Gertrude Vanderbilt Whitney (1875-1942) at work in her studio (c. 1920)
Backstory and Context
On April 10, 1912, the British luxury passenger liner RMS Titanic left Southampton, England on its maiden voyage across the Atlantic Ocean. After making quick stops to pick up additional passengers in Cherbourg, France and Queenstown, Ireland, the ship steamed for its ultimate destination, New York City. Just before midnight on Sunday, April 14, Titanic struck an iceberg, which tore a long gash on the starboard side of its hull. Just over two and a half hours later, the vessel once touted as unsinkable was at the bottom of the North Atlantic Ocean. Out of the approximately 2,200 passengers and crew members onboard, only about 700 survived the tragedy. Due to the ship’s evacuation policy, which mandated that women and children be the first passengers to be loaded onto the insufficient number of lifeboats, most of the survivors were women and children. The men who died in the disaster came from practically all walks of life. Some were poor immigrants who had scrapped together just enough money to purchase tickets in steerage, while others, such as John Jacob Astor, were some of the wealthiest men in the world.
Shortly after the tragedy, which garnered international attention, a group of American women founded the Women’s Titanic Memorial Association. Led by Mrs. John Hays Hammond, the organization raised $43,000 by January 1914 to erect a monument honoring the men aboard the RMS Titanic who sacrificed their lives so that the women and children could live. Most of the donations were small and made by thousands of women from across the United States. The association also sponsored a design competition for its proposed memorial. Several esteemed sculptors submitted entries, but the Women’s Titanic Memorial Association chose that of a relatively unknown artist at the time, Gertrude Vanderbilt Whitney (1875-1942). It would be the first significant commission of her career.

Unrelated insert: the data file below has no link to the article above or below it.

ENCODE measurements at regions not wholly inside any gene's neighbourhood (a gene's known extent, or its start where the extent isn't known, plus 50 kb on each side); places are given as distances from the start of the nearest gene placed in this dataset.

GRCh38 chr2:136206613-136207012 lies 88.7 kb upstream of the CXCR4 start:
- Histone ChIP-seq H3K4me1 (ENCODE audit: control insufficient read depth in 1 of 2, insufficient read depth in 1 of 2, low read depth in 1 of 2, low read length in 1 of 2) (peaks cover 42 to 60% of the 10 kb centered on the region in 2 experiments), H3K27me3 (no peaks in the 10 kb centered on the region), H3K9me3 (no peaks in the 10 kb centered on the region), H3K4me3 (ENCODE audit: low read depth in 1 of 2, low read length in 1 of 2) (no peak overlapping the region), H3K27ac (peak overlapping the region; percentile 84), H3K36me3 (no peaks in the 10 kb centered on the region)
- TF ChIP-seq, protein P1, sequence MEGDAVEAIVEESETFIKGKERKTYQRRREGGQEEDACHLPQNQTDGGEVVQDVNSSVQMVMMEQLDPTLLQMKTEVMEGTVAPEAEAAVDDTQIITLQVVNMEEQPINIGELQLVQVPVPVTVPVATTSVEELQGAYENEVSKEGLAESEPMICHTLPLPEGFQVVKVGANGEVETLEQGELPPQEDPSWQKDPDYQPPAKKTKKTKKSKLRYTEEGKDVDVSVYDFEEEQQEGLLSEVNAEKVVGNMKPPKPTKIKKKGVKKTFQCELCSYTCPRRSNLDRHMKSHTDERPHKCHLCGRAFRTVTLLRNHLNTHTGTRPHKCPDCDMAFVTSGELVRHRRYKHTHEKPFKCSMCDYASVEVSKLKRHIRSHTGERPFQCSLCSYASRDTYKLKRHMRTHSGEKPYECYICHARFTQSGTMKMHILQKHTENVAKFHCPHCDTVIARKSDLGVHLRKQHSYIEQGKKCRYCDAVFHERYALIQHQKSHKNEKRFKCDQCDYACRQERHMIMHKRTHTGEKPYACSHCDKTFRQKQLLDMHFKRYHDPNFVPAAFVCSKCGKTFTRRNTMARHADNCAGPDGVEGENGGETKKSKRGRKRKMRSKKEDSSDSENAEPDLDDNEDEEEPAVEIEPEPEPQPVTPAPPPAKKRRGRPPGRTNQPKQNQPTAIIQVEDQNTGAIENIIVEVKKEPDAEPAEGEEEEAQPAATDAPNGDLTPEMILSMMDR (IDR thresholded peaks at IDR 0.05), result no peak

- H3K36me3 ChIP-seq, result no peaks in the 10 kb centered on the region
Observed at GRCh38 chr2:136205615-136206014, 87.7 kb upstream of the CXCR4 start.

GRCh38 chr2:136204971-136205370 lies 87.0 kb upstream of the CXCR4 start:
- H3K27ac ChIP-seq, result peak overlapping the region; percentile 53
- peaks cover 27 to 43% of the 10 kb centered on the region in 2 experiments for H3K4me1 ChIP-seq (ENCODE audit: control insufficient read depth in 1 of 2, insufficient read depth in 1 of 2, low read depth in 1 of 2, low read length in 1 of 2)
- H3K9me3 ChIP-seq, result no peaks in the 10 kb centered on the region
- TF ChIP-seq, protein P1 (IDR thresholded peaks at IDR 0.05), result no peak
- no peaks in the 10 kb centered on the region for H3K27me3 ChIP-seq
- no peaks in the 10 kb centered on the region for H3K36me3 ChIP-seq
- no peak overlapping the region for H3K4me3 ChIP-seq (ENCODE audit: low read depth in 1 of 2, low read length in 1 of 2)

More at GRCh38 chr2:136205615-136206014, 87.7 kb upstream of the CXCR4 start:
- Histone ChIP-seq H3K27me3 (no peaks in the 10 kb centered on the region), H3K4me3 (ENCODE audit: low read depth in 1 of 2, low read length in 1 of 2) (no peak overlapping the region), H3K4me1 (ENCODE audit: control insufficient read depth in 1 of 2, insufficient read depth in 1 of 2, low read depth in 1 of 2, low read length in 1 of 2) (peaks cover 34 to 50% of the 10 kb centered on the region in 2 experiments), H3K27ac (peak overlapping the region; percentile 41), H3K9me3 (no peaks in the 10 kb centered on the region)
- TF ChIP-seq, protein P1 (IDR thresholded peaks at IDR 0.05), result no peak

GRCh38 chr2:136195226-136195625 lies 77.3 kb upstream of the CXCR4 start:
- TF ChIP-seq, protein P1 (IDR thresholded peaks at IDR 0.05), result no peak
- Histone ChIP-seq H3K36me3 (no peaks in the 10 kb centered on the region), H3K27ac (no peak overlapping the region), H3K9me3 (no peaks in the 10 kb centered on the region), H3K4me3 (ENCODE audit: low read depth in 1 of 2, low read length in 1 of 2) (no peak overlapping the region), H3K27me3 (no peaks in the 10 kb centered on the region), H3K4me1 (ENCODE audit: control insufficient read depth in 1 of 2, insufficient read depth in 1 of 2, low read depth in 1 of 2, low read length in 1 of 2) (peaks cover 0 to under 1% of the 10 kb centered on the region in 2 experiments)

Although completed in 1916, the memorial was not dedicated until 1931. For about fifteen years, it remained in a private gallery in New York City while the Women’s Titanic Memorial Association obtained the necessary approvals and construction crews prepared the site. Originally, the memorial was located along the Potomac River at the southern end of New Hampshire Avenue. In 1968, it was dismantled to make way for the construction of the John F. Kennedy Center for the Performing Arts. The memorial sat in storage briefly before being relocated to Southwest Waterfront Park, where it remains today.
The memorial is composed of a few different parts. The first is a red granite sculpture of a partially cloaked male figure. He stands tall with both arms stretched wide open. His eyes are closed and his head is tiled back as if beckoning to the sky above. The figure stands on a pedestal inscribed with the following: “TO THE YOUNG AND THE OLD THE RICH AND THE POOR THE IGNORANT AND THE LEARNED ALL WHO GAVE THEIR LIVES NOBLY TO SAVE WOMEN AND CHILDREN.” The pedestal is integrated into the center of a thirty-foot-long exedra designed by renowned architect Henry Bacon, who also designed the Lincoln Memorial.
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"Titanic." Encyclopaedia Britannica. Web. 18 November 2020 <https://www.britannica.com/topic/Titanic>.
"Titanic Memorial." National Register of Historic Places Nomination Form. National Parks Service. U.S. Department of the Interior. Web. 18 November 2020 <https://historicsites.dcpreservation.org/items/show/598>.